The Ottawa taxi drivers and plate owners taking part in a class action lawsuit against the city will have their day in court.

A judge has certified the lawsuit that claims the city is responsible for damages they've suffered.

The drivers taking part in the lawsuit say that making Uber and other personal transportation companies legal in Ottawa have driven the value of their taxi plates into the ground.

The lawsuit also claims that the city discriminated against the taxicab license holders, as 90 per cent of them are members of minority groups.

One of the plaintiffs, the COO of Coventry Connections, Marc Andre Way explained that if those plate owners were 'old stock Canadians' they would have been treated differently.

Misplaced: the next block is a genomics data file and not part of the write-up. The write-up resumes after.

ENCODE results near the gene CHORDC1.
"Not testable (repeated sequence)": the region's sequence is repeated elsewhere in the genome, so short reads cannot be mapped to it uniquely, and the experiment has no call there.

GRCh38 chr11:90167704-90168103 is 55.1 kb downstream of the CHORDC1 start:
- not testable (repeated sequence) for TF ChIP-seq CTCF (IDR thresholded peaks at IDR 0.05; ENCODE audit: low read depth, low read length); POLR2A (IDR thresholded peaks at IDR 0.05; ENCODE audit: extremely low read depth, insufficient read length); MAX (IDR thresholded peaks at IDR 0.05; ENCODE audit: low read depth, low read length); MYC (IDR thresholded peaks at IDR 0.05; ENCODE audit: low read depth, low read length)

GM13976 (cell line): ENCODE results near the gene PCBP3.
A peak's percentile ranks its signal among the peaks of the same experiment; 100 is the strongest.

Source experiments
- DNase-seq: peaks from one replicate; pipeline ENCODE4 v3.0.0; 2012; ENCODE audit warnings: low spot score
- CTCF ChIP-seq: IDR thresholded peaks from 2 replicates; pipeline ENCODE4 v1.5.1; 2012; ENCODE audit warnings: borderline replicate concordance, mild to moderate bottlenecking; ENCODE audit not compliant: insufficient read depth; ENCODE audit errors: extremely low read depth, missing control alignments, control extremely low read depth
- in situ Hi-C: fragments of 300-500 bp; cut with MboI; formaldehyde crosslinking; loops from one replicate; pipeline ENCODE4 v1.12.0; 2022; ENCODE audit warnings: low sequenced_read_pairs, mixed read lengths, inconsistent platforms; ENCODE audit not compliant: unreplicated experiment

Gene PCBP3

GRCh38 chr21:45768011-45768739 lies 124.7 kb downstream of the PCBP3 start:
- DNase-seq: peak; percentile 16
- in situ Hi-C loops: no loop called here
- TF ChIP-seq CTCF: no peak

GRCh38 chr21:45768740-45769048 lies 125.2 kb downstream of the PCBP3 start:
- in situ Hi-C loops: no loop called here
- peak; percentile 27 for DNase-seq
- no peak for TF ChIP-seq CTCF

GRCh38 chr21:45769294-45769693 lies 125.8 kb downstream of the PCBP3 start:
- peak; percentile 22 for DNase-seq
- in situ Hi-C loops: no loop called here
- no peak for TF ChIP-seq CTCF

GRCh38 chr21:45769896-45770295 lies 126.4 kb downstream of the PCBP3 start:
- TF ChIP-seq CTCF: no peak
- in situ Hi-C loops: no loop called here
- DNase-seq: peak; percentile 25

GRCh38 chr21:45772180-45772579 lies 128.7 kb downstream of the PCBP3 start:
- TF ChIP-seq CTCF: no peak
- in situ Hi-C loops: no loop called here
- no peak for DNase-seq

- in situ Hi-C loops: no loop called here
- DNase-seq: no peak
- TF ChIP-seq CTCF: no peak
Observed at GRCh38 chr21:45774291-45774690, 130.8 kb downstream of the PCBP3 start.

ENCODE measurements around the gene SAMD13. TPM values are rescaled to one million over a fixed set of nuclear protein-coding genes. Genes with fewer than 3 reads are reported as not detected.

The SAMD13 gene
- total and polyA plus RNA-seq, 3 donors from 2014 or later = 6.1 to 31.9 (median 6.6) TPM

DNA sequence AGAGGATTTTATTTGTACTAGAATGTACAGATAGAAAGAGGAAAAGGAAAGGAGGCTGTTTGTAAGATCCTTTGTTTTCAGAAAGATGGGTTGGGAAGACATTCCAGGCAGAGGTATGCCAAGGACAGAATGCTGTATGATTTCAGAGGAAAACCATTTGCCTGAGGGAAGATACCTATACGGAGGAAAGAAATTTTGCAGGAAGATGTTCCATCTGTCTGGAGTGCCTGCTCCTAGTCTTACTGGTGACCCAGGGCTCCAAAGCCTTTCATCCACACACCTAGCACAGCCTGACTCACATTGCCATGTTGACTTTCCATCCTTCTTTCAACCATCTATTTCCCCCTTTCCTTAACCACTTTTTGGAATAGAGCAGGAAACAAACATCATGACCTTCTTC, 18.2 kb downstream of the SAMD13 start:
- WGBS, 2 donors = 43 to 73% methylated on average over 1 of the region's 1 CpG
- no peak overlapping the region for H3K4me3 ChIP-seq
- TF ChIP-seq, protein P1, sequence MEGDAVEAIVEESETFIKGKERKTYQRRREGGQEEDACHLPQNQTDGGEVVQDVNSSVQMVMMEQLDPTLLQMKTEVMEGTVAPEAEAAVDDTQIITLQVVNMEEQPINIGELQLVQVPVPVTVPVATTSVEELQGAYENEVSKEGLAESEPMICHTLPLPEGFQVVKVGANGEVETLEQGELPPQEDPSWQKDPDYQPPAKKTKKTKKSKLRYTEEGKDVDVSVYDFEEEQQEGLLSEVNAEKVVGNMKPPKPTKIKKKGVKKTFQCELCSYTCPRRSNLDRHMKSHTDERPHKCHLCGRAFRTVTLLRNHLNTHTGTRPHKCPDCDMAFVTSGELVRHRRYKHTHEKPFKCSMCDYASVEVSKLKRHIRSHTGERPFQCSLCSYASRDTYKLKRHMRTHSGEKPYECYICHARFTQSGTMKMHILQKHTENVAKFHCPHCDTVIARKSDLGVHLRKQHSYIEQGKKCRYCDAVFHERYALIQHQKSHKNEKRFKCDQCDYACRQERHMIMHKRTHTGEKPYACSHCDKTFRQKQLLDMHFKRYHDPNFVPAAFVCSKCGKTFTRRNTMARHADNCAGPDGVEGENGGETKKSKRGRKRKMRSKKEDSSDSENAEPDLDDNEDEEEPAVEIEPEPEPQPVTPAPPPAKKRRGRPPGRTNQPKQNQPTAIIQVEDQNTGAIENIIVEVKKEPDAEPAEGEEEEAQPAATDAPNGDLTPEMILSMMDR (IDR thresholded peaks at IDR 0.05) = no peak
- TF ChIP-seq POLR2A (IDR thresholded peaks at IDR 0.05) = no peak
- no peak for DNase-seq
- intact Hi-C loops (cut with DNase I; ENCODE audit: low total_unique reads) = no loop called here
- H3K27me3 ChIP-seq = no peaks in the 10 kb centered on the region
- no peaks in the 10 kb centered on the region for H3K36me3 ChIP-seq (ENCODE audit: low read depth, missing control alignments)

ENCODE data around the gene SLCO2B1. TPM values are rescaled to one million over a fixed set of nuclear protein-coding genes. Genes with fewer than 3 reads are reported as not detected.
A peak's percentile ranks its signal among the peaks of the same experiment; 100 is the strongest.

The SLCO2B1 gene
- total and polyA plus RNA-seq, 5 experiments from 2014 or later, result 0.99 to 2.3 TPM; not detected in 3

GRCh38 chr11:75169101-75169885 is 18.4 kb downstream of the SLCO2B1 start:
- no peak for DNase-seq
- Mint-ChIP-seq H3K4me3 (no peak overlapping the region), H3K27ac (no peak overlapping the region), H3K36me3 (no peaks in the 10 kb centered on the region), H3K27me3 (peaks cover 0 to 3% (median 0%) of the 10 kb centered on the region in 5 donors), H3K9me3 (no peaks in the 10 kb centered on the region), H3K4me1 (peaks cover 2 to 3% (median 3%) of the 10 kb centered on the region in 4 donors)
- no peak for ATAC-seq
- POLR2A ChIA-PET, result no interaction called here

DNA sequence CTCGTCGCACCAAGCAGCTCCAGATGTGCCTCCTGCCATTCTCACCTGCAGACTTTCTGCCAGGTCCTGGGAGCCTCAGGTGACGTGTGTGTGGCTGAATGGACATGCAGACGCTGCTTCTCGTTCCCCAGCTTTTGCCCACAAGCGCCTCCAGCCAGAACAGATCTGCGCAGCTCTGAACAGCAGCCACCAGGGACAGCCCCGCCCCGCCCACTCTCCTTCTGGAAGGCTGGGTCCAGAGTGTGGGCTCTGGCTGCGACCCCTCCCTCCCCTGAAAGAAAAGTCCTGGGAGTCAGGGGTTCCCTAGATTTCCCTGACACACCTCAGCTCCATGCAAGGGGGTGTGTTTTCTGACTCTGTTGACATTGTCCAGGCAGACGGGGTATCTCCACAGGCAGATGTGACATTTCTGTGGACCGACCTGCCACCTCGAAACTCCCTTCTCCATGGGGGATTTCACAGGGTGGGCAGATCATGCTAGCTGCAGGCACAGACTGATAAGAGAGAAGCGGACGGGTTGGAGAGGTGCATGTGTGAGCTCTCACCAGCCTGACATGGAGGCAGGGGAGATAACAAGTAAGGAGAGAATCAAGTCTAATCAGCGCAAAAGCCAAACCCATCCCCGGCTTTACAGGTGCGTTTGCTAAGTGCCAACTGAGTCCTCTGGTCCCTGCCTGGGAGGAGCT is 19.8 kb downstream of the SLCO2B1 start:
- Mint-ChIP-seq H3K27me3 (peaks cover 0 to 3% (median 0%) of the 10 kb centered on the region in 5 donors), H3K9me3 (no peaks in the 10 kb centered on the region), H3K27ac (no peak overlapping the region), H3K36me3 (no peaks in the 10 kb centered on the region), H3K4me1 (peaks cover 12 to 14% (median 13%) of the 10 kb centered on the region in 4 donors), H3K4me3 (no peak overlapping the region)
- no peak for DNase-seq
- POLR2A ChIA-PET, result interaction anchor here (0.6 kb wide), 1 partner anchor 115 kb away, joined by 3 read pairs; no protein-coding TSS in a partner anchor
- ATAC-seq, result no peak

"There would have been more consideration given to the industry than we were given," he told Newstalk 580 CFRA's Evan Solomon on Wednesday afternoon.

Way says the city has given Uber a bonus by allowing them to work in the city without having to follow the same rules that taxi drivers had to follow.

The city's Solicitor Rick O'Connor sent out a memo on Wednesday afternoon addressing the results from the Ontario Superior Court of Justice.

O'Connor wrote that the threshold for certification is "exceedingly low" and that a class action lawsuit was "preferable to having the matters proceed as individual lawsuits."

He explained that the city would continue to "vigorously defend against the allegations set out in the lawsuit."

The plaintiffs in this case are seeking $215 million damages from the city.